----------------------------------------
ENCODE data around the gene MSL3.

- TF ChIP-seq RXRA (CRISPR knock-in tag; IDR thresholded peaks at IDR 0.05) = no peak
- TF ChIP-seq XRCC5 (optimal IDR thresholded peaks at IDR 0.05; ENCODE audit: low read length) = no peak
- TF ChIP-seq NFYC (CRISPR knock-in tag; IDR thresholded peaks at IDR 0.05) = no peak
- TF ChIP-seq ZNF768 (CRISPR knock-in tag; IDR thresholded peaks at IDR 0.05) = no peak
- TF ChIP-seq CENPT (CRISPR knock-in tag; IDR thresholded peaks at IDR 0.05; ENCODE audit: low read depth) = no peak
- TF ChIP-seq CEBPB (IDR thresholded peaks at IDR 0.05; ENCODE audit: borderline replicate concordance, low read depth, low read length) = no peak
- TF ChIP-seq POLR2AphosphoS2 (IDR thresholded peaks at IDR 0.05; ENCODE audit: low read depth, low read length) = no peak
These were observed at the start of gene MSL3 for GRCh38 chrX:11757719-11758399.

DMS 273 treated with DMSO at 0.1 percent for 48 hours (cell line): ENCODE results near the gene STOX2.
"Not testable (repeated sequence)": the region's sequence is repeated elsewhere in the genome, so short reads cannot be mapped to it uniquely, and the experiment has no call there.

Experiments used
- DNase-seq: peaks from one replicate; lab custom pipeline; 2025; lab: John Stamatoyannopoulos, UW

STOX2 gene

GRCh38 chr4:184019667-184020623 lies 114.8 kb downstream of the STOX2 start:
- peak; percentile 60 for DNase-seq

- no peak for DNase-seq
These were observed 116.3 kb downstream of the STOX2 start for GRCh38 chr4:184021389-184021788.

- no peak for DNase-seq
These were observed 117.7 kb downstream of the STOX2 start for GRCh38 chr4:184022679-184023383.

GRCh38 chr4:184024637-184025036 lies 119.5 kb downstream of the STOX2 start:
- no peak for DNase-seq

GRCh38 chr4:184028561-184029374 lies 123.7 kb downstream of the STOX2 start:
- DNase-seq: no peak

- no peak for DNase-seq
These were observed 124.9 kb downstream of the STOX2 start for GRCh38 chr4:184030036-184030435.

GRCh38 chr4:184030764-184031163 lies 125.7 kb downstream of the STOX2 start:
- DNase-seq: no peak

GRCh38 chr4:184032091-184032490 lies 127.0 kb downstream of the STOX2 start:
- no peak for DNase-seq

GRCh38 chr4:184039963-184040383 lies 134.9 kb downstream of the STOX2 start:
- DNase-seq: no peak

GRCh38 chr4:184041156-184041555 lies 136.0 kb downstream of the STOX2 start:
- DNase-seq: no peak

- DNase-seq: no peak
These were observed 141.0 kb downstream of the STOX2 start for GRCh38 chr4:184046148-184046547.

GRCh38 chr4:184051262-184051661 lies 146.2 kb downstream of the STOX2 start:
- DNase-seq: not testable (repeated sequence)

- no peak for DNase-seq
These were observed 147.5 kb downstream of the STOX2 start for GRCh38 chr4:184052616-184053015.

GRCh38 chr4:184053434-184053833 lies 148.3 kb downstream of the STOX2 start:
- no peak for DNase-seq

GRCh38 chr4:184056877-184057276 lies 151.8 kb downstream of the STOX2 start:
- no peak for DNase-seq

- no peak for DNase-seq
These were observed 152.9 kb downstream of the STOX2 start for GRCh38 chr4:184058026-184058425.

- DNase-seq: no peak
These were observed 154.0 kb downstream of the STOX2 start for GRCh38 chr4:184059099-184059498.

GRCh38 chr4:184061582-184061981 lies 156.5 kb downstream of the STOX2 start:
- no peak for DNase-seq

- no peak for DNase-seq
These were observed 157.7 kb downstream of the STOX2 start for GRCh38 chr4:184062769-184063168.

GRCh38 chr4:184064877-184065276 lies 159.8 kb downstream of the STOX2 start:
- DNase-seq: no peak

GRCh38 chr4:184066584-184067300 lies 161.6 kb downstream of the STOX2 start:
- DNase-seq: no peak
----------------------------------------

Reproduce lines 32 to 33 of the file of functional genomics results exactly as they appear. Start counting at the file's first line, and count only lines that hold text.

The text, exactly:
- DNase-seq: no peak

GRCh38 chr4:184041156-184041555 lies 136.0 kb downstream of the STOX2 start: